You may have put some work into calculating the carbon footprint of your product. This provides great information however it says little about other topics such as freshwater use, the protection of forests, or labour rights. Climate action is key to reduce the worlds greenhouse gas emissions. Carbon footprint is a very important but only one aspect of sustainable development.

The truth: You must look at the big picture when it comes to sustainability. Understand the complexities, and assess the full environmental and social impact of your product.

Myth #4: Sustainability is a nice extra

Having a sustainability strategy in place is a great asset. It will boost employee engagement and contributes to a feel-good factor It is a misconception however to see sustainability only as a nice add-on, something extra that you might as well leave out. For many organisations environmental and social performance have become a licence to do business, close to a hygiene factor. People use different benchmarks or labels to come to their decision to buy specific brands or products. Companies look for suppliers that demonstrate high performance in industry sustainability benchmarks. It is essential to understand which sustainability issues exactly motivate your customers and align your R&D, product portfolio and marketing accordingly.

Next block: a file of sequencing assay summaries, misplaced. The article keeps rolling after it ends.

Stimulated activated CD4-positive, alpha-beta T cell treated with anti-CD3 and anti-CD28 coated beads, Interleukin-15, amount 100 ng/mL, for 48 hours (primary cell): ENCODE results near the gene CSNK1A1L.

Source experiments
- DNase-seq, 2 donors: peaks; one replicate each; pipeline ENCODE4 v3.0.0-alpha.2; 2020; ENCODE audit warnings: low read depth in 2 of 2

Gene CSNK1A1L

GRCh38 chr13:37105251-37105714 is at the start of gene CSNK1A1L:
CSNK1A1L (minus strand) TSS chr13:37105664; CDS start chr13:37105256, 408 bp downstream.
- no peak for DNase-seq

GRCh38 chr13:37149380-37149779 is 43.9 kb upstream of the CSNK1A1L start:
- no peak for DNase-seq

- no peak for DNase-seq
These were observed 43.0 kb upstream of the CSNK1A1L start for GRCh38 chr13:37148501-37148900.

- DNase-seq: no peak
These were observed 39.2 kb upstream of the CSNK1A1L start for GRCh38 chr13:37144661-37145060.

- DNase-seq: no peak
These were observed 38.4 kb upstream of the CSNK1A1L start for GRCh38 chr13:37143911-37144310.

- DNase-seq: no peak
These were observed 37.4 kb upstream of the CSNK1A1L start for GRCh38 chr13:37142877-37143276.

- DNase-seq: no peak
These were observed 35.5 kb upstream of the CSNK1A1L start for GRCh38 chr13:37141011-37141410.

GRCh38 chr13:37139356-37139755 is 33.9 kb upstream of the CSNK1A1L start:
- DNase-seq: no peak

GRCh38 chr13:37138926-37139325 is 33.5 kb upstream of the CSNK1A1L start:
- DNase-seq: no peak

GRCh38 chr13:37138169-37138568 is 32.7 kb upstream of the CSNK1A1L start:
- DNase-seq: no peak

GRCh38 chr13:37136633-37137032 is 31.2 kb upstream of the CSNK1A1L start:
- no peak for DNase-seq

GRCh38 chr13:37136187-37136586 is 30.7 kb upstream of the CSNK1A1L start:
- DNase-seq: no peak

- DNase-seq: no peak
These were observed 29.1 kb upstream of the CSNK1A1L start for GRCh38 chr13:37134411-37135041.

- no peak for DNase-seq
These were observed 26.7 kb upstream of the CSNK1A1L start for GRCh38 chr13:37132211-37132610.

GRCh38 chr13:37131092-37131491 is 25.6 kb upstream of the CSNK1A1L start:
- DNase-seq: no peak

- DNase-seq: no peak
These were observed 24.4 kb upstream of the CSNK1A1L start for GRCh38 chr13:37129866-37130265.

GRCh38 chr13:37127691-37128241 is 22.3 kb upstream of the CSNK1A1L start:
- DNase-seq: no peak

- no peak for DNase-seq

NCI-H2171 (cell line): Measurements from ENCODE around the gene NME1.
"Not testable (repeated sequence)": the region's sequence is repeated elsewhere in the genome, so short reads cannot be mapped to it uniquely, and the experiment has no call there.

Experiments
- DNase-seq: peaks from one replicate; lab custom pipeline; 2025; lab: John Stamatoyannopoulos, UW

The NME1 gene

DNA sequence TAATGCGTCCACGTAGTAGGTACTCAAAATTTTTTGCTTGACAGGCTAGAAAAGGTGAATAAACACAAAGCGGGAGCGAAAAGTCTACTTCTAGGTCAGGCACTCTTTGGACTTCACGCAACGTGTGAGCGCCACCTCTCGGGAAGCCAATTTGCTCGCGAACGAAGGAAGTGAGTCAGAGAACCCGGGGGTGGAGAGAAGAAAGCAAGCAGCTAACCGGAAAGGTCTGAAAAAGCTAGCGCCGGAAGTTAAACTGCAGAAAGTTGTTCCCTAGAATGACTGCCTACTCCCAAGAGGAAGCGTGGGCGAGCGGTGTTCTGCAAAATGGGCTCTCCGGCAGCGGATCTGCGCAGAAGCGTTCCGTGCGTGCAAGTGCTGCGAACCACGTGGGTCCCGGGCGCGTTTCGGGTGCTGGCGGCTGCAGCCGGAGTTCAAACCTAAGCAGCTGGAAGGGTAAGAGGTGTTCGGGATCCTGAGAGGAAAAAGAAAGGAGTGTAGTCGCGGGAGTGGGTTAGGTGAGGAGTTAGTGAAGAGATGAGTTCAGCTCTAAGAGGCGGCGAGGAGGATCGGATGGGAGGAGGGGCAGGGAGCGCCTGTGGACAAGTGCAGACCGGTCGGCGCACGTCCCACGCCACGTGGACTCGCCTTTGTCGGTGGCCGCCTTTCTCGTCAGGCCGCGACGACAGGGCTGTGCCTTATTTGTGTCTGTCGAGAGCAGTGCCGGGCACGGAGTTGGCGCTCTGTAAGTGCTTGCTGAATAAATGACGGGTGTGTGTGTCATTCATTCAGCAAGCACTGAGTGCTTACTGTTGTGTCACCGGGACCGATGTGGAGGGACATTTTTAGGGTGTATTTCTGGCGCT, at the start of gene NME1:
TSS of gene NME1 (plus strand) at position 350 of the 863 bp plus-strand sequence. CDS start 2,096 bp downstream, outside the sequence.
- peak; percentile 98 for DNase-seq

The truth: You need to have a solid understanding of your customers’ key sustainability indicators and potential differentiators, then build that into your value proposition.

Myth #5: Just go for the millennials

Millennials continue to drive consumer trends when it comes to sustainability and purpose-driven companies. According to a recent Nielsen study, millennials see “the orientation on purpose as an important shopping criterium”. So, many businesspeople think, “We should target millennials in our product placement! Spread the news and our product will fly off the shelves!” Not so fast. The Millennials group is not an easy target audience persé, nor a homogeneous group. Besides, not only millennials are interested in social and environmental causes connected with products and services. It is an illusion to think that Millennials will immediately buy your product because of the ‘good cause’ you support. Besides it makes sense to carefully explore the market landscape beyond Millennials. Environmental and social causes are certainly also of importance for the Babyboom generation, Gen X and Gen Z, although this might be for slightly different reasons (leaving a legacy, setting the example for kids, etc.).